Dr. Leonard Perry, Horticulture Professor
University of Vermont
Of all the culture given to houseplants, watering is probably the one cultural practice that causes the most problems—more often overwatering— and where inexperienced gardeners can go wrong. It really isn’t that difficult or rocket science once you consider environmental factors, and the individual plant needs.
The type of soil used as a potting medium affects watering, as does light exposure, temperature, and humidity. Just as many environmental factors change with the seasons, so do the water needs of plants. Plants in a warm room, particularly near a wood stove or with forced-air heat, will dry out sooner than those without these conditions. Hanging plants often dry out more quickly than those in pots on a table. If the air is dry, placing plants on a tray of pebbles kept moist will help them retain moisture longer. Using a room humidifier nearby helps too.
Watch the weather too, and try not to water plants by windows when it is very cloudy outside, or forecast to be cloudy and rainy. They won’t get sun to help dry them out, and so may stay too wet for too long.
A good potting soil will have good aeration and water drainage, yet will hold onto some water as well. These often contain a large amount of peat moss. Some of the newer “organic” mixes drain very well, but hold little water. Plants in these mixes will need lots more watering, or repotting into a peat moss-based medium. At least with soil media that drain exceptionally well, there is less chance to overwater!
The two main aspects of watering to be considered are frequency of watering and amount of water applied. The watering frequency is simply how much time passes between waterings. The frequency will vary over the course of the year.
Avoid watering on a fixed schedule such as every week or every five days. A fixed schedule does not necessarily give plants water when they need it. In fact, watering on a fixed schedule may mean plants are overwatered at one time of the year but under-watered at other times. It is a good idea to get on a fixed schedule to check them for water, once you know your plants and how fast they dry out.
With few exceptions, plants should be watered when the soil feels dry to the touch. This means the frequency of watering will vary with the rate at which the soil dries out. Especially if you’re new to growing houseplants, poke your finger an inch into the soil to make sure it is dry below the surface too. There are inexpensive watering gauges you can find at many hardware and home stores that help you learn when a plant is dry. Some of the more elaborate ones even include a computer chip and database of common plants, integrating a specific plant water needs with the current soil moisture.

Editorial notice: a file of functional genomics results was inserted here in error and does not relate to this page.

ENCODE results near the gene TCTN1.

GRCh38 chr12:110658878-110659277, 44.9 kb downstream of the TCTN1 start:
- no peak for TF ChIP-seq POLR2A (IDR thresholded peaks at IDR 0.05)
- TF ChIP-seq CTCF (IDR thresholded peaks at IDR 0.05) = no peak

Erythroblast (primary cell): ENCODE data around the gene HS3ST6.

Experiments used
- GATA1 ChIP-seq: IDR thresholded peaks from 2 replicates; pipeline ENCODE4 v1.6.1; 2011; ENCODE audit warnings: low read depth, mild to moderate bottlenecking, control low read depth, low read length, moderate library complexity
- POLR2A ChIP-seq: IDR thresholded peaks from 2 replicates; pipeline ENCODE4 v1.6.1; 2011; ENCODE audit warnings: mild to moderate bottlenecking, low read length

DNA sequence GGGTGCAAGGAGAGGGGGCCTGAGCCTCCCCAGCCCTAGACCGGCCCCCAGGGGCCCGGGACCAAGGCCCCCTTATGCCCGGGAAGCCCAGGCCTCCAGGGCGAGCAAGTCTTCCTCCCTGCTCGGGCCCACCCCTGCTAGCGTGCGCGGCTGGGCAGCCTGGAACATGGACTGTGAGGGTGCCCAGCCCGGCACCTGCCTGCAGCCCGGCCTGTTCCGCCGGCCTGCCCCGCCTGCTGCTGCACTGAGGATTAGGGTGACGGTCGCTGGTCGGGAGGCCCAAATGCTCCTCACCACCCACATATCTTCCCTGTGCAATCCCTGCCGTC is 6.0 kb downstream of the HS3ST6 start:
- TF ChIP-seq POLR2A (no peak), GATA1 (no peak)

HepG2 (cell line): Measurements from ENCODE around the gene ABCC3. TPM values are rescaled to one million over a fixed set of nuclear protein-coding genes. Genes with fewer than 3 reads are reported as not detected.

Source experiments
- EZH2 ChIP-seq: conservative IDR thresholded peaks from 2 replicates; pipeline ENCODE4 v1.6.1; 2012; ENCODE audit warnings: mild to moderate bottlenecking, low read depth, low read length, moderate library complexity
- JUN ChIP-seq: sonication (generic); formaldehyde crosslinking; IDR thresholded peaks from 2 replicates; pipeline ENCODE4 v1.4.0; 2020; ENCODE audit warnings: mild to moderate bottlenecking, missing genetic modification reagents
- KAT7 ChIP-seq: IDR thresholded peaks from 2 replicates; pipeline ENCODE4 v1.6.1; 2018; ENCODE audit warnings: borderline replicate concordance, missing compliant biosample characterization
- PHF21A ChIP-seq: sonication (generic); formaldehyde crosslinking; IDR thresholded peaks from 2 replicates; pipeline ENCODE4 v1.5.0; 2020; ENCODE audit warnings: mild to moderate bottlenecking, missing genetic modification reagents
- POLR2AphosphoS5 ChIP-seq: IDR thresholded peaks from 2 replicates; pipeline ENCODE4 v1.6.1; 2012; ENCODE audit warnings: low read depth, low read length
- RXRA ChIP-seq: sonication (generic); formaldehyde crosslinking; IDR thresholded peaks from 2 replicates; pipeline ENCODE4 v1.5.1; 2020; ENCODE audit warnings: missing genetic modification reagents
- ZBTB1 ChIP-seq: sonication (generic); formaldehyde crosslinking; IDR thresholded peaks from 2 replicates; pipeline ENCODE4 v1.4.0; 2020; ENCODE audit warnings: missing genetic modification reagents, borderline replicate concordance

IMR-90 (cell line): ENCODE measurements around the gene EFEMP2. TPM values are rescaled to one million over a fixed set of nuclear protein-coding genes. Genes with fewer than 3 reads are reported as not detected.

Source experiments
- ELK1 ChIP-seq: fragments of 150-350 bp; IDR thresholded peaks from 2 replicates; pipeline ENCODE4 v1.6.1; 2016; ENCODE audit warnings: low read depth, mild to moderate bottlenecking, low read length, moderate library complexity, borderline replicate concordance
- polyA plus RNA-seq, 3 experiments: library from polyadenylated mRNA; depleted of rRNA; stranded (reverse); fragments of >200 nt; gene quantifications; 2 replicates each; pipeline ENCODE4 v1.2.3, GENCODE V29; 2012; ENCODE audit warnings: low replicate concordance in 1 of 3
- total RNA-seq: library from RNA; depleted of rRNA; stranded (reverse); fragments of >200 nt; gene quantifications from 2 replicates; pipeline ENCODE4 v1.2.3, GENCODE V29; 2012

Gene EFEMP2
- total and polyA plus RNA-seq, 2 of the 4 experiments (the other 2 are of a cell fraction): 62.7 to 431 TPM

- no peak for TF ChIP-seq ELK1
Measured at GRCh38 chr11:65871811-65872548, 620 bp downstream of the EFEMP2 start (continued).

If you determine a potted plant is dry, lift it to feel the weight. Doing this with various pots you’ll soon develop a feel for when to water, just by the weight of the pot.
Apply enough water so some comes out the drain hole at the bottom of the pot. This flushes out salts that can lead to root injury, and ensures you are not merely watering the surface of the soil. Do not let plants sit in excess water, though. It will be reabsorbed and, thus, the salts dissolved in the water will be reabsorbed. Plus, the plants will stay too wet, leading to root rots.
If you have a saucer under the pot, make sure after a short time (half hour or so) to empty the water out. This allows water to be absorbed from the bottom—especially important if the soil is really dry. If you have a pot within a more decorative pot—the latter without a drainage hole—make sure the outer pot doesn’t fill with water.
The best way to water is to use a watering can with a long, narrow, spout. This allows the placement of water directly on the soil. Watering plants with dense foliage will be more difficult if this type of watering can is not used. Try not to put the water on the leaves and crown, as rot diseases are more likely to occur if water is continually poured on the crown.
For watering, tepid water, or water near room temperature is best. This is especially important during the cool season and winter when water may come out of faucets icy cold. This can shock roots, particularly of tropical plants, and lead to root disease and death.
Bottom watering is a practice where the plant is set in and absorbs water from a saucer or container filled with water. Plants regularly watered from the bottom should occasionally be watered from the top to get rid of excess salts in the soil. As already described, make sure plants don’t continually sit in water—just for a short time until some is absorbed by the soil.
Some plants enter rest periods at some time of the year. Resting plants may use less water so are more likely to be overwatered. If a plant slows or stops growing in late fall or early winter, it may be entering a rest period.
Some plants naturally require less water. These include cacti and succulents—those plants with thick and fleshy leaves, ponytail palm, Chinese evergreen, and snake plant. I have some “indicator” plants that I watch, such as the peace lily, which tell me it’s time to water when they start to wilt.
The best advice is that if in doubt about whether to water or not, don’t. It is better for plants to be a bit dry, than too wet.
Links for watering succulents